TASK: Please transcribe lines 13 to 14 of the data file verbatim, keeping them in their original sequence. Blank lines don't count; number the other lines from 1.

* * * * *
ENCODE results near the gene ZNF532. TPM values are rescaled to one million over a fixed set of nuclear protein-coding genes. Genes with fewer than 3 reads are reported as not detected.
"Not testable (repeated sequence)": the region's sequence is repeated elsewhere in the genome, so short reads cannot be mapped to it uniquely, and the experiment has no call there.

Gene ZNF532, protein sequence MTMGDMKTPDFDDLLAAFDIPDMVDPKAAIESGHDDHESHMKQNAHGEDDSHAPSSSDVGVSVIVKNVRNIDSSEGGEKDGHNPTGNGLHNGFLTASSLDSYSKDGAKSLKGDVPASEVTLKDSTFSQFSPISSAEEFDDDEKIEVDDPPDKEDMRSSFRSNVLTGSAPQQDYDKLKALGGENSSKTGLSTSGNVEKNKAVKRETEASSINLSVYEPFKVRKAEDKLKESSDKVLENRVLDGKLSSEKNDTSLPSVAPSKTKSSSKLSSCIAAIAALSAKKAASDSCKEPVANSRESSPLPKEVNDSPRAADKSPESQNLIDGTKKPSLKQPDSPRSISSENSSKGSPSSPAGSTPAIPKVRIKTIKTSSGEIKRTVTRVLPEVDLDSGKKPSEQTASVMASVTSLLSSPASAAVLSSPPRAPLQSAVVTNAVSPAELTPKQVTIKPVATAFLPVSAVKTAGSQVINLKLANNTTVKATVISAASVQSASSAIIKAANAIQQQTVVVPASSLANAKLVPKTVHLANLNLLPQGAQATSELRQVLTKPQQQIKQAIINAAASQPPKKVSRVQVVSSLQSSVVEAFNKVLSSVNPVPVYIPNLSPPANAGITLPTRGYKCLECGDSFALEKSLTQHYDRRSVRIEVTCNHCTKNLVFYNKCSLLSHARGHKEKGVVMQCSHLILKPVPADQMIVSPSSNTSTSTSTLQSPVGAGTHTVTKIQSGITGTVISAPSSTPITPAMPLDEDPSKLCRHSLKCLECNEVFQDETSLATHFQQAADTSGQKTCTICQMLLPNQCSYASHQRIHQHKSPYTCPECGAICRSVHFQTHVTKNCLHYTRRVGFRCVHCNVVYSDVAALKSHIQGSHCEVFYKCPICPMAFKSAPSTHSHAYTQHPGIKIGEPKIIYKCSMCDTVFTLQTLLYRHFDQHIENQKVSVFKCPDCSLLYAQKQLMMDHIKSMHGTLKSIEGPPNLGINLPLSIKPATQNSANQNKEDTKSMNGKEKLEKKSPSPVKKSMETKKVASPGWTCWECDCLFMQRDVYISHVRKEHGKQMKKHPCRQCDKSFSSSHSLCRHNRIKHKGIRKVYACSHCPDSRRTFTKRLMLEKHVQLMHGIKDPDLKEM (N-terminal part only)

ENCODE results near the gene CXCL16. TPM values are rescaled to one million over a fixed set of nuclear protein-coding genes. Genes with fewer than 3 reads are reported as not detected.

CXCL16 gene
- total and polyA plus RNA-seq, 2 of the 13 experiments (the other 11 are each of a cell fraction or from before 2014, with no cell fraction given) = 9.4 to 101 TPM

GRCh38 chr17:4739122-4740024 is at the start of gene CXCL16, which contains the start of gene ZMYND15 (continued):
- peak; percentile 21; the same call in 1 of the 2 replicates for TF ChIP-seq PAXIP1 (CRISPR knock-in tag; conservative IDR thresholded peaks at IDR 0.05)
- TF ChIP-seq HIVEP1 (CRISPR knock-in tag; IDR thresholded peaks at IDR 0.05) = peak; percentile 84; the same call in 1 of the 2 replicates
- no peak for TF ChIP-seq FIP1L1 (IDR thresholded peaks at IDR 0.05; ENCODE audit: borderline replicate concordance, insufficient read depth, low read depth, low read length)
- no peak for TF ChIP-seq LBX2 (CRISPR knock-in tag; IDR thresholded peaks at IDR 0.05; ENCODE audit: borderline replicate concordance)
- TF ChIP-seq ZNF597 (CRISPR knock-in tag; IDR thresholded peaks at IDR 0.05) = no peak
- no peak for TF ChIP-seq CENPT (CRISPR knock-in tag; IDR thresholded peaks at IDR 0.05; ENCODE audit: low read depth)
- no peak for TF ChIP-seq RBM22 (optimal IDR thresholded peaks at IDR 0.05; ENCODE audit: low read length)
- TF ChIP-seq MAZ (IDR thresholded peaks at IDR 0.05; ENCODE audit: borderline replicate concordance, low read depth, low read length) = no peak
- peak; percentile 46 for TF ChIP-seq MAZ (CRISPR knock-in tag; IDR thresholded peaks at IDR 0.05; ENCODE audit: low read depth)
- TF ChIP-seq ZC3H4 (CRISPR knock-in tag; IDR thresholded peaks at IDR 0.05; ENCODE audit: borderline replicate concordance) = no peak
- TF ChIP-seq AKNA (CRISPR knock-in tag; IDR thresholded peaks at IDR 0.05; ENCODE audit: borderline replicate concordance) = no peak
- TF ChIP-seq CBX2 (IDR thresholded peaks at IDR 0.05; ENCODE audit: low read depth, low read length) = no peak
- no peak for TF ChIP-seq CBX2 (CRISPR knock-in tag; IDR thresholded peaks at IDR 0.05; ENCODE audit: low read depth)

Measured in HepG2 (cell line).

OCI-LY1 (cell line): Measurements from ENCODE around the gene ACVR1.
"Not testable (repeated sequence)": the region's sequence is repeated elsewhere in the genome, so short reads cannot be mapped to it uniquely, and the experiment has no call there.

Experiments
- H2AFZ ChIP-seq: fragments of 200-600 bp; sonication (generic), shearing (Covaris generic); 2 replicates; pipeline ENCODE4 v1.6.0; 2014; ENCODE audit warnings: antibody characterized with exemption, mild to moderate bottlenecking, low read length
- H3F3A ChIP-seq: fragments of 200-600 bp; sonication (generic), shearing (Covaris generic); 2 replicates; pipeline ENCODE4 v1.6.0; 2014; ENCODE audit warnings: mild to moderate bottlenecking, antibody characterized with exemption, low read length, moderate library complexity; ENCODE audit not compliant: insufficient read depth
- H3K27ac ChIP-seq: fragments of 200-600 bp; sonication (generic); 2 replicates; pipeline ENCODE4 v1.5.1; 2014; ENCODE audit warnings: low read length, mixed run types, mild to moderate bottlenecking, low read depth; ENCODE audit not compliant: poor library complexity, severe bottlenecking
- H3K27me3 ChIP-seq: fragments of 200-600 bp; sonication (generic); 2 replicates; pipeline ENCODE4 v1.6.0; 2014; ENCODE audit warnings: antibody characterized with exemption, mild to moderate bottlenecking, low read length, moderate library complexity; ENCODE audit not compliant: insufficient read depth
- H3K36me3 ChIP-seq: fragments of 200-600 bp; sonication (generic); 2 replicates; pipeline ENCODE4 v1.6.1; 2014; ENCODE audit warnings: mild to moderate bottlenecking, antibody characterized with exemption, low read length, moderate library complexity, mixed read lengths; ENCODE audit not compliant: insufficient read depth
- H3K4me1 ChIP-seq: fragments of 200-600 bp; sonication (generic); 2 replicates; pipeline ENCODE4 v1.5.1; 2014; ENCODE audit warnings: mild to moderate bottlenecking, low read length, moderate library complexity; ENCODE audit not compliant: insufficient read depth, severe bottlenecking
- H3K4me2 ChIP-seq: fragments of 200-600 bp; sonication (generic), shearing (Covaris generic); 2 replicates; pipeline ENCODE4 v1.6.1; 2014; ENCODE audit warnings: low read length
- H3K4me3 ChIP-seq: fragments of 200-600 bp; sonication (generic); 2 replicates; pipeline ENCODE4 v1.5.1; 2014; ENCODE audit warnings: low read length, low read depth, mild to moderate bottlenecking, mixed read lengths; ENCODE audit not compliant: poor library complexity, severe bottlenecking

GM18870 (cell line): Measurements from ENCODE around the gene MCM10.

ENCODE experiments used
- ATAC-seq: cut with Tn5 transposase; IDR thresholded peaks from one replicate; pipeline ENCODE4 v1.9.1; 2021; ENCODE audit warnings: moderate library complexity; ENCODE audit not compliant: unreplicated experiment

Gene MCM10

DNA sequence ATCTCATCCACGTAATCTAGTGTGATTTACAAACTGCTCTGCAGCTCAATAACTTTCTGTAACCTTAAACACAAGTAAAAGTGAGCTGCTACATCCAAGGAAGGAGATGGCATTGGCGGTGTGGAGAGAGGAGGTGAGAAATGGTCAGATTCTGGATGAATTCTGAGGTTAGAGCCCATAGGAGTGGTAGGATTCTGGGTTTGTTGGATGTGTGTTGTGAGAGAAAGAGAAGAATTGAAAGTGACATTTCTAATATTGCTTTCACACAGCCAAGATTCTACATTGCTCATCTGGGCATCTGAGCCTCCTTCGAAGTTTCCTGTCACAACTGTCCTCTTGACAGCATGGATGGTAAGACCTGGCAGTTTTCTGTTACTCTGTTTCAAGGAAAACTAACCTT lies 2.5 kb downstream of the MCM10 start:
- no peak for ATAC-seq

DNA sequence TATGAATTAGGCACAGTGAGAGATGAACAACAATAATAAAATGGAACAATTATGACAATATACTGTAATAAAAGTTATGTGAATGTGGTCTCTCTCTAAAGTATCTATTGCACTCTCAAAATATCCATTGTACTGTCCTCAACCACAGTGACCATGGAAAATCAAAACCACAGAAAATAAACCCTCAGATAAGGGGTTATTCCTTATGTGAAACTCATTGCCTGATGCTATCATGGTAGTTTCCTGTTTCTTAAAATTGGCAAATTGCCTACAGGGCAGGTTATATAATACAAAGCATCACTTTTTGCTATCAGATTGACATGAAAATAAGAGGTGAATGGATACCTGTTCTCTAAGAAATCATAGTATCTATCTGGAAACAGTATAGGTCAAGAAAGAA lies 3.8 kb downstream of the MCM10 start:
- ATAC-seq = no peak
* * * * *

- no peak for TF ChIP-seq CENPT (CRISPR knock-in tag; IDR thresholded peaks at IDR 0.05; ENCODE audit: low read depth)
- no peak for TF ChIP-seq RBM22 (optimal IDR thresholded peaks at IDR 0.05; ENCODE audit: low read length)